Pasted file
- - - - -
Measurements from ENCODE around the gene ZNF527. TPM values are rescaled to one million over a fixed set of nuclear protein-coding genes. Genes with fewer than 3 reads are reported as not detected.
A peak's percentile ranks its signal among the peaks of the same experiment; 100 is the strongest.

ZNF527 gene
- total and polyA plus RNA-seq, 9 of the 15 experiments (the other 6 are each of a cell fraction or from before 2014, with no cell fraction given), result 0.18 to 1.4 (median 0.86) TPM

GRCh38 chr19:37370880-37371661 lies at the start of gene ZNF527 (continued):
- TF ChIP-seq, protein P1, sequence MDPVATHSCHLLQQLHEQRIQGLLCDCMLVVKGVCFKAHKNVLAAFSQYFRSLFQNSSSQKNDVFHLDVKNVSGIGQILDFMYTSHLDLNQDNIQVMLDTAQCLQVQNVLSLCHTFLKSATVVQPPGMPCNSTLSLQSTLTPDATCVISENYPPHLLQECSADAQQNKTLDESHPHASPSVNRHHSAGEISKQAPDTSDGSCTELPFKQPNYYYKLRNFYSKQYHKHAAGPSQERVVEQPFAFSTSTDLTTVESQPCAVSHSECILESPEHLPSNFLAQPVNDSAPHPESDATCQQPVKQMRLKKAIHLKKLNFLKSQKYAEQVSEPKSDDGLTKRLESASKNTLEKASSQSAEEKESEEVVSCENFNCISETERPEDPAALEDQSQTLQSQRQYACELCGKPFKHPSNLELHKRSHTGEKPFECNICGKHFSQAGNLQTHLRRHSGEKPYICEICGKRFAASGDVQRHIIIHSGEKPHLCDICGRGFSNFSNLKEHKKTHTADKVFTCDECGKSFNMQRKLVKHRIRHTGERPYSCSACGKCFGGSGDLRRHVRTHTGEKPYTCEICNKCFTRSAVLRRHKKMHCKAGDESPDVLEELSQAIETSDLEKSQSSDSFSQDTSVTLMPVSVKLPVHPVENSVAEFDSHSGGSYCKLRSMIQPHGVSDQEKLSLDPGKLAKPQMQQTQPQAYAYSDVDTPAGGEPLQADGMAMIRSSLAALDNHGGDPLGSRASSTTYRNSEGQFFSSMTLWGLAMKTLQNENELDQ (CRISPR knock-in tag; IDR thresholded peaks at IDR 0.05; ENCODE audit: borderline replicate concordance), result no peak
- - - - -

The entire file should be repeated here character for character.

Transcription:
Measurements from ENCODE around the gene ZNF527. TPM values are rescaled to one million over a fixed set of nuclear protein-coding genes. Genes with fewer than 3 reads are reported as not detected.
A peak's percentile ranks its signal among the peaks of the same experiment; 100 is the strongest.

ZNF527 gene
- total and polyA plus RNA-seq, 9 of the 15 experiments (the other 6 are each of a cell fraction or from before 2014, with no cell fraction given), result 0.18 to 1.4 (median 0.86) TPM

GRCh38 chr19:37370880-37371661 lies at the start of gene ZNF527 (continued):
- TF ChIP-seq, protein P1, sequence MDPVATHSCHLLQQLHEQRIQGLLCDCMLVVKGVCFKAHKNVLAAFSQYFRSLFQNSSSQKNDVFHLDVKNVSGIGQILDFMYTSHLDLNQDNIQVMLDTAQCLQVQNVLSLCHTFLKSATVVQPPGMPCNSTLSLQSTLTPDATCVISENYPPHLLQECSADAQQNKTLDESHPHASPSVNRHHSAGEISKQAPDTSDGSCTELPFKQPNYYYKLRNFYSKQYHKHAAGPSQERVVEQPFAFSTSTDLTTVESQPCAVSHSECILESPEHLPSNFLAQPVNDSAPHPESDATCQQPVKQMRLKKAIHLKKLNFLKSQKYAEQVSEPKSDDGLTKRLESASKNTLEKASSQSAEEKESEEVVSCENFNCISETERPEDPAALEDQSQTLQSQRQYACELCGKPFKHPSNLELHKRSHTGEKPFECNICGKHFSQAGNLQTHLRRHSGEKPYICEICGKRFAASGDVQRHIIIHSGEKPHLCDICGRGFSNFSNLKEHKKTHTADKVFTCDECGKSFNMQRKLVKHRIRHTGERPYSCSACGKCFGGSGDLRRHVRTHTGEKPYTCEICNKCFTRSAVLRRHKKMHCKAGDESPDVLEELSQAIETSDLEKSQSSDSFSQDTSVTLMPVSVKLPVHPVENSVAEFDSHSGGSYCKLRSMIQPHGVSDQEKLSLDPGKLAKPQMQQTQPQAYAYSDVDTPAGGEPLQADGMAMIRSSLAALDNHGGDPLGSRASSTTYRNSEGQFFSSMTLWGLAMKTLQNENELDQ (CRISPR knock-in tag; IDR thresholded peaks at IDR 0.05; ENCODE audit: borderline replicate concordance), result no peak